President Walter Frederick Mondale

The 1984 Election Campaign

President Walter F. Mondale
Order: 41st President of the United States
President from: January 20 1985-January 20, 1993
Vice President: Gary Hart
Preceded by: Ronald Wilson Reagan
Succeeded by: Gary Hart
Born: January 5, 1928
Ceylon, Minnesota
Political Party: Democratic
Spouse: Joan Adams

When 1984 began it seemed incumbent president Ronald Reagan would be unbeatable in the upcoming presidential election. An economic boom in the USA was largely attributed to Reagan by the public, that combined with him surviving an assassination attempt early in his presidency had earned large support.

The Democratic Primaries saw three strong contenders for the Presidential Nomination: Former Vice President Walter Mondale, Colorado Senator Gary Hart and civil rights activist Jesse Jackson.

Though Hart would make an unexpectedly strong showing, he was ultimately beaten by Mondale who went on to become the nominee. Mondale used the then popular line "Where's the beef?" when describing Hart's "new ideas" platform.

Despite the bitter primary, Mondale ultimately decided to choose Hart as his running mate. Mondale hoped to use Hart's youth and verbal skills to his advantage, and to appeal to young voters.

In June, Reagan's problems began to mount. A doctor's appointment revealed he had cancerous polyps on his colon that were promptly removed. This cause questions of his health and if he was fit to lead. Reagan attempted to laugh off such concerns, claiming "I've survived a bullet; a few small bumps won't slow me down." Unfortunately this proved unsuccessful when cancer cells were discovered on his nose and quickly removed.

Reagan's health concerns combined with the positive reaction of Mondale choosing Hart caused Reagan's original 10 point lead in the polls to drop to 5.

The Democratic National Convention took place from July 16 to July 19. It was seen as a great success for the party. Hart gave an energetic speech where he promised to bring a voice for a new generation to Washington. He took a shot at Reagan claiming he was waging a war against the poor, "Well Reagan, you'll find out how hard it can be to find a job once we get you out of Washington and to the unemployment line!" was a popular line from Hart's speech.

Mondale gave a more subtle, but well received speech where he promised to fight for the middle class, for the forgotten citizens and for a more peaceful, more secure world. Word is originally Mondale was going to admit he would raise taxes if elected, but was talk out of it by Hart. This has never been proven.

The convention gave Mondale-Hart another bump cutting Reagan's lead down to 2 points.

Reagan's health concerns continued when in early August more cancer cells were discovered on his nose and were removed.

Near the end of August the Republican National Convention was held. It was highlighted by Reagan swearing his recent health problems had only made him stronger. Reagan-Bush saw their led bump back up to 5 points.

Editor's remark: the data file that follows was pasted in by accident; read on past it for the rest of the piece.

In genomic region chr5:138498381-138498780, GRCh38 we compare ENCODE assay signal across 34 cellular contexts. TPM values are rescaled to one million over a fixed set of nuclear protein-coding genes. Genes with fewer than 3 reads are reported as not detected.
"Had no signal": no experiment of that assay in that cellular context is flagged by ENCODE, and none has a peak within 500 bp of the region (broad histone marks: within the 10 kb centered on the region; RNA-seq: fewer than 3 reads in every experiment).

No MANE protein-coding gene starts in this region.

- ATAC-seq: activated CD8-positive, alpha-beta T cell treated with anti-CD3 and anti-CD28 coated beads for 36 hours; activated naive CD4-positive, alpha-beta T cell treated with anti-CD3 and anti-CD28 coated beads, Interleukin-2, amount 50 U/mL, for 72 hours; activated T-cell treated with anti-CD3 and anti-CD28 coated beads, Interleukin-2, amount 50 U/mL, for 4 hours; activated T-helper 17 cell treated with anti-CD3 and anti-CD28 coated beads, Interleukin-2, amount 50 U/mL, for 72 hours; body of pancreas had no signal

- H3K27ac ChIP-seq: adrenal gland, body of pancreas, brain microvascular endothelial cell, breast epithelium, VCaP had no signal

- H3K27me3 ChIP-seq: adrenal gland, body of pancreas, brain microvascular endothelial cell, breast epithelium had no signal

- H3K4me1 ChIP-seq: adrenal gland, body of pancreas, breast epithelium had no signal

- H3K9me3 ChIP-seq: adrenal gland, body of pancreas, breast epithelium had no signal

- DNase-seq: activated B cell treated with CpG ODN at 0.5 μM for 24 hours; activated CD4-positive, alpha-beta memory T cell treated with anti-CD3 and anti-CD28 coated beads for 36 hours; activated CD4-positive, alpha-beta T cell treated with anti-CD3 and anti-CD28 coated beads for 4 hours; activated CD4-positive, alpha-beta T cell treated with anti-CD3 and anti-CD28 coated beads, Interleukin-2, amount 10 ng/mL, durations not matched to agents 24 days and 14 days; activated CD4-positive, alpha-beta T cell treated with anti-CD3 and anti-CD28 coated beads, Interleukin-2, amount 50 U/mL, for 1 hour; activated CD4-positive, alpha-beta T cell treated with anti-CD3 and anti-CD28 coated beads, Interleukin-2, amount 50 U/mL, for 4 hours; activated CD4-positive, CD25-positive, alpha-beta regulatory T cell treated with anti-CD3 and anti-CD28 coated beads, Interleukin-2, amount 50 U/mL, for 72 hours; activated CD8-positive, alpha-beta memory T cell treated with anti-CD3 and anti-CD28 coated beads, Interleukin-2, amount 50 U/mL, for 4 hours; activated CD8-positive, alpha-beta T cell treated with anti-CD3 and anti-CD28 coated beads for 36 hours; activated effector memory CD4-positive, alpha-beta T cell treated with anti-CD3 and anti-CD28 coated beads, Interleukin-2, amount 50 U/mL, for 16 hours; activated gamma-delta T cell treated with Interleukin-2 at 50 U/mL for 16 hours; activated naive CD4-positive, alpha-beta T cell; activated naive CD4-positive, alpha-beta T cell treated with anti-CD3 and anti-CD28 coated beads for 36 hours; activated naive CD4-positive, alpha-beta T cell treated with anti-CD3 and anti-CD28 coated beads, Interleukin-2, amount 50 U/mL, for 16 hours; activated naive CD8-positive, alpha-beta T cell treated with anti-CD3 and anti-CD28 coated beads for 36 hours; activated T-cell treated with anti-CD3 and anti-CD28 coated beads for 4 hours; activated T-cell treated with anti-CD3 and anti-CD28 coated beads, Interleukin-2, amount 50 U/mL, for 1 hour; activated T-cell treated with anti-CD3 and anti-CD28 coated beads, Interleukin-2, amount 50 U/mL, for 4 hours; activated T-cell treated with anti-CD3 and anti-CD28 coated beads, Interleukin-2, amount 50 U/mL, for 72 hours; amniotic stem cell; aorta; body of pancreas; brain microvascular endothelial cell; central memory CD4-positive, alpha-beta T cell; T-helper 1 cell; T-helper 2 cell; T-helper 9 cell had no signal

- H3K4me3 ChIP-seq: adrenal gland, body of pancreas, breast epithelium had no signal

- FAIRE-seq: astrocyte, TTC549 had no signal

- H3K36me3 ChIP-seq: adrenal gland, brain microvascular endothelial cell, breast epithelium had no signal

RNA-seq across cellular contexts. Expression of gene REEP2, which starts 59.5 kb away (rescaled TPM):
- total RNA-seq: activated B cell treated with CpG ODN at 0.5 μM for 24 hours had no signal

The Presidential Debates followed, Mondale won both decisively. Reagan was forced during the debates to go on the defensive and downplay questions about his health and questions over his fitness to lead. Mondale gained considerably in the eyes of voters, many who watched the debates called Mondale intelligent, determined and that he had a clear vision, while Reagan came off as confused and angry.

For the first time in the campaign the Mondale-Hart ticket took a lead in the polls with 2 points.

The Vice-Presidential debate was much closure with both sides declaring victory. Bush stated the Reagan had shown real leadership and a clear economic plan in his four years in office while Mondale was associated with "The failed Carter presidency." Hart shot back saying Reagan had forgotten real Americas and favored the rich. The debate was seen as a tie and the poll numbers didn't change.

As Election Day came closure The Reagan campaign released "The Bear in the Woods" ad which implied the U.S.S.R. was a threat and that Mondale would not be a strong leader. The also released an ad showing the disagreements Hart and Mondale had during the primaries and suggested that both were right, and that neither could lead the country.

In response the Mondale campaign released an ad playing up "Reagan's war against the poor and middle class" the ad appealed to Blue Collar workers in the Northeast who' d seen massive closings in the Steel, Auto, Rubber, and Chemicals industries.

The polls became even as the election neared.

What was seen originally as an easy win for Reagan became a nail biter.

Ultimately Mondale-Hart won with 296 Electoral votes, carrying: Washington. Arizona, New Mexico, Colorado, Minnesota, Iowa, Wisconsin, Michigan, Illinois, Pennsylvania, New York, Connecticut, Ohio, New Hampshire, Maine, Massachusetts, Rhode Island, Connecticut, New Jersey, Delaware, Maryland, Florida and The District of Columbia.

Mondale and Hart were sworn in on January 20th, 1985, both promising a fair and strong America for all its citizens.

First Term

Mondale's first term was relatively successful according to most historians. He profited from a rebounding economy and peaceful times. He was very popular for combating Chinese Illegal Trade Practices, moving the country to clean renwable energy, and defending American foreign interest. He pulled funding from Afghanistan Rebels stating "What happens when the Soviets leave? I'll tell you they'll turn on us!" , but heavy fighting continued until the Soviet pulled out of the country. The Mondale/Hart ticket saw reelection in 1988 over Republican Bob Dole.

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